The stock market is having its worst January ever. Oil and gas prices are the lowest they have been in almost 10 years. Inflation is, for all purposes, in check. Unemployment is down to 5 percent as millions of jobs have been added in recent years. The economy as been in recovery for more than six years. One would think that things are looking. They are, but not for everyone.
A recently released report, commissioned by Rutgers University, uses current data in a new way to identify those who are struggling financially and why. The report, in part, covers each county of the Pacific Northwest states.
The study is titled ALICE, which stands for Asset Limited, Income Constrained, Employed; it shows that more than 40 percent of Marion County residents live above the federal poverty line but do not earn enough to afford the area’s cost of living and are one unexpected disaster away from finanical calamity.
Forty-three percent of Keizer’s 13,500 households fall into the ALICE and poverty income levels. According to the study a household in Marion County with two adults, one infant and one preschooler needs to gross a bit more than $51,000 annually to afford the bare minimums. That might sound like a nice income, but it is for a family of four. The average monthly expenditures for a family that size is more than $4,000.
Any of us should be able to understand the vicarious of that situation; we have all lived through the Great Recession, many losing jobs and many more losing their homes to foreclosure.
Every family can tell their unique story of how the recession affected them, regardless of income. The recession increased reliance on government programs (SNAP and unemployment benefts, for two). People say the recent economic conditions laid bare the reality of income inequality, which will be one of the main issues of this year’s presidential campaigns.
Protests such as the Occupy encampments allowed people to rail against the so-called 1 percent and demand more equal income which led to calls for an increase in the minimum wage across the country. In Oregon that demand is fostering fierce debate, pitting big cities against rural communities, progressives against conservatives and business against workers.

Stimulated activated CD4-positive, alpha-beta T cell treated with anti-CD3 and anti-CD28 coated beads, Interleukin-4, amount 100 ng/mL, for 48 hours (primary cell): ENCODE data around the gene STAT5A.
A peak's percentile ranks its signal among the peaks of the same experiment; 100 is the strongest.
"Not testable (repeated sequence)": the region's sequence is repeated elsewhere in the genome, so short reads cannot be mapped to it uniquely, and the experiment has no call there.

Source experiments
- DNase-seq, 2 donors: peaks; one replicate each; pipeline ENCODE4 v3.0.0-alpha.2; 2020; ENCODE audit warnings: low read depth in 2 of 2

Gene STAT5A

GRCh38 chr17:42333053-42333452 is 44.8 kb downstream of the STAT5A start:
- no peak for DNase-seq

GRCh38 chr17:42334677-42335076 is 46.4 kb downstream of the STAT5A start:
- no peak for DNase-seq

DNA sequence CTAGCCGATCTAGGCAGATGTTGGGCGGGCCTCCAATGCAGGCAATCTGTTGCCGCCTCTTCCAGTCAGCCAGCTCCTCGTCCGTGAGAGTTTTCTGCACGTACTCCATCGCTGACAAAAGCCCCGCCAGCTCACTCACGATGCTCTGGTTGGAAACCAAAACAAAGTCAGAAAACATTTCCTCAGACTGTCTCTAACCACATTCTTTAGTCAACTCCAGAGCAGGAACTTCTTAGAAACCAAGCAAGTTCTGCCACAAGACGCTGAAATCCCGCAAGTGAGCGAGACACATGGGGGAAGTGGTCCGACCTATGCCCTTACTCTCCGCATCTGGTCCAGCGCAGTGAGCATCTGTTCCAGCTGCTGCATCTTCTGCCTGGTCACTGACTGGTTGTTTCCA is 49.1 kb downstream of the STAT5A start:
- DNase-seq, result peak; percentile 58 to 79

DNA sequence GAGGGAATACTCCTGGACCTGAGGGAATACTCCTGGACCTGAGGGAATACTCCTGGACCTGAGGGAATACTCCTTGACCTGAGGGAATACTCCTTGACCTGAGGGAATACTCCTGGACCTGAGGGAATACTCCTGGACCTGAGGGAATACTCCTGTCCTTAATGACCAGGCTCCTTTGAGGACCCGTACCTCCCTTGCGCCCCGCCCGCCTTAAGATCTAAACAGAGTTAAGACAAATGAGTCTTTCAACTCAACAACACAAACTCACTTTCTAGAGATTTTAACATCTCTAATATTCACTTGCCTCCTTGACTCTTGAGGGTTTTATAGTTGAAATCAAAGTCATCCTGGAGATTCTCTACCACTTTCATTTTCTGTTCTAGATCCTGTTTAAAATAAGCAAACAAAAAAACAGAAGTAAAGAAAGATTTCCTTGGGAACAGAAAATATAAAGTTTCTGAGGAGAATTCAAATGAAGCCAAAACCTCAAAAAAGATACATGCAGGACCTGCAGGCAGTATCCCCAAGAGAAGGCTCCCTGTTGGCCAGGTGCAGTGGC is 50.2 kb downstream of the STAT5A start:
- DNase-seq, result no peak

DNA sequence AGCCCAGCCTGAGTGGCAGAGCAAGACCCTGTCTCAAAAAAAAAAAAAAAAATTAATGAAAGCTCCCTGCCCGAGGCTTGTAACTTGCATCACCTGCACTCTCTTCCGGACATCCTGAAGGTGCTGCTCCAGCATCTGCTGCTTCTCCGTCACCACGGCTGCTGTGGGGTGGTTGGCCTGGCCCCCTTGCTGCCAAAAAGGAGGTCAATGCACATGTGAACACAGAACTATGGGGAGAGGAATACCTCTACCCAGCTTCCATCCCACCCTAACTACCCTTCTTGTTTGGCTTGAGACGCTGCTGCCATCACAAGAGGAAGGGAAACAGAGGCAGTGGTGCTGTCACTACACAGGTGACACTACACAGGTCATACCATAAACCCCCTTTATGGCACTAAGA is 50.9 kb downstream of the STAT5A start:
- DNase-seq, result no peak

At $9.25 per hour, Oregon has the second highest minimum wage in the nation (behind Washington); the federal minimum hourly wage is $7.25. Gov. Kate Brown is proposing a two-tier minimum wage (one for the Portland and one of the rest of the state. That is unfair; there should be one wage state-wide. Will an increase in the minimum wage help every household in the ALICE category? Probably not. Households at the ALICE level unfortunately are not eligible for most government programs that require a income maximum for assistance.
Why should households that are doing economically well care about the ALICE report and the households at that level? Because those households are part of our community. A desirable place to live is only as strong as the neediest of our citizens. The trend of conservative states slashing public programs and assistance is troubling. It’s almost like the leaders of those states are saying “We’ve got ours, you get yours.”
A small percentage of recepients of assistance might gloat about being on the dole and not having to work, but we suspect most people who need to seek government help do so under duress. They seek a hand up, not a hand out.
The best answer for decreasing households at the ALICE level in our area is action not talk. This report from Rutgers should not be an invitation to our public officials to pile on with their own reports.
The best thing our public officials can do is focus on economic development—recruiting jobs whose wages can support a family; cut bureauracy and rules that impede the delivery of assistance; and, know the resources available. Again there are dozens of organizations in our area whose mission is to aid those less fortunate.
Let’s lessen the hand outs and extend a hand up. Every family is responsible for its own success but as the recession showed us, sometimes outside forces control our fates.
We have the information, let’s use it to give every household that wants the opportunity to do better, as long as they are part of the solution. —LAZ